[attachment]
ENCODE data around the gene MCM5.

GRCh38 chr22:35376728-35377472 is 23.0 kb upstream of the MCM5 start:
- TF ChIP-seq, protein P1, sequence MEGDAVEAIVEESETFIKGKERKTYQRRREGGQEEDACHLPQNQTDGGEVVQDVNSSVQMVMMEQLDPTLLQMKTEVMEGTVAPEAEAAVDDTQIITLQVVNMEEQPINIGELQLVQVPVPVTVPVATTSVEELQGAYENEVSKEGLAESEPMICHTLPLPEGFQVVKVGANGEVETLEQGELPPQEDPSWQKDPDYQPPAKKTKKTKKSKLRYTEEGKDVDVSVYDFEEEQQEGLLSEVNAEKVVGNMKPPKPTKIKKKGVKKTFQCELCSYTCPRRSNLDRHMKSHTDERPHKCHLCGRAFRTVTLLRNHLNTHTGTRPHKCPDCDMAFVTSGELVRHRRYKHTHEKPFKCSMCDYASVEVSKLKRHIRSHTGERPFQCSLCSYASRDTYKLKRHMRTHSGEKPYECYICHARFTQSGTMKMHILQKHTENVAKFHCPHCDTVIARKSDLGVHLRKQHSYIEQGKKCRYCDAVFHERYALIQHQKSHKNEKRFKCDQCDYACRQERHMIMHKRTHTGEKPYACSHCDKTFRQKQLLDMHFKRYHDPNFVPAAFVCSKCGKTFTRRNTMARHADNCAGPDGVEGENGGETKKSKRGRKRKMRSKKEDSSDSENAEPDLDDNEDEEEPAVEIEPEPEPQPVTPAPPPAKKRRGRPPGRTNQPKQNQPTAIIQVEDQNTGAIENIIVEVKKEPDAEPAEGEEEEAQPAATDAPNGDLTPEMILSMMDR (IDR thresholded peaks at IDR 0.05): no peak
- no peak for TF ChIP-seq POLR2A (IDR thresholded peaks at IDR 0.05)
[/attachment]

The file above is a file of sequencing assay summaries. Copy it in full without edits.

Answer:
ENCODE data around the gene MCM5.

GRCh38 chr22:35376728-35377472 is 23.0 kb upstream of the MCM5 start:
- TF ChIP-seq, protein P1, sequence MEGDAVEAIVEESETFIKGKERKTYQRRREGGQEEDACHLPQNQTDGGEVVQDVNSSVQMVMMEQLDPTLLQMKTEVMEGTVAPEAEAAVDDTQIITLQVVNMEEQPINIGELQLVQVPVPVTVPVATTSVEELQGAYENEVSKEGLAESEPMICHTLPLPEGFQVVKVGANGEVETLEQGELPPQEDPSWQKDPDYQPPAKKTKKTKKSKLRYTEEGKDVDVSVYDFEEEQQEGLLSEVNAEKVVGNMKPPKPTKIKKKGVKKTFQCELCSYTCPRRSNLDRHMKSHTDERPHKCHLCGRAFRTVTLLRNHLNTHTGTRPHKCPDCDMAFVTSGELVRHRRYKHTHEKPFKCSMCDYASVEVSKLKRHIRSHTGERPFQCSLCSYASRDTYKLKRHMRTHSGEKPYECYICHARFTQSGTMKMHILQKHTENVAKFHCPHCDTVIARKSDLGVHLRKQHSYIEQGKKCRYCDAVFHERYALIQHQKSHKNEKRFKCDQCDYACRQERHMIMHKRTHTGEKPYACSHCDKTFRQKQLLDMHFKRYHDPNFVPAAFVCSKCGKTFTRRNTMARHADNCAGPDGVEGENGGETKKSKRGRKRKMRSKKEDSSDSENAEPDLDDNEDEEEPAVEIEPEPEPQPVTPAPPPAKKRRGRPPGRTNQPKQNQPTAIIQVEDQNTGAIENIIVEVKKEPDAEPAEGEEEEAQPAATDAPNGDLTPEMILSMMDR (IDR thresholded peaks at IDR 0.05): no peak
- no peak for TF ChIP-seq POLR2A (IDR thresholded peaks at IDR 0.05)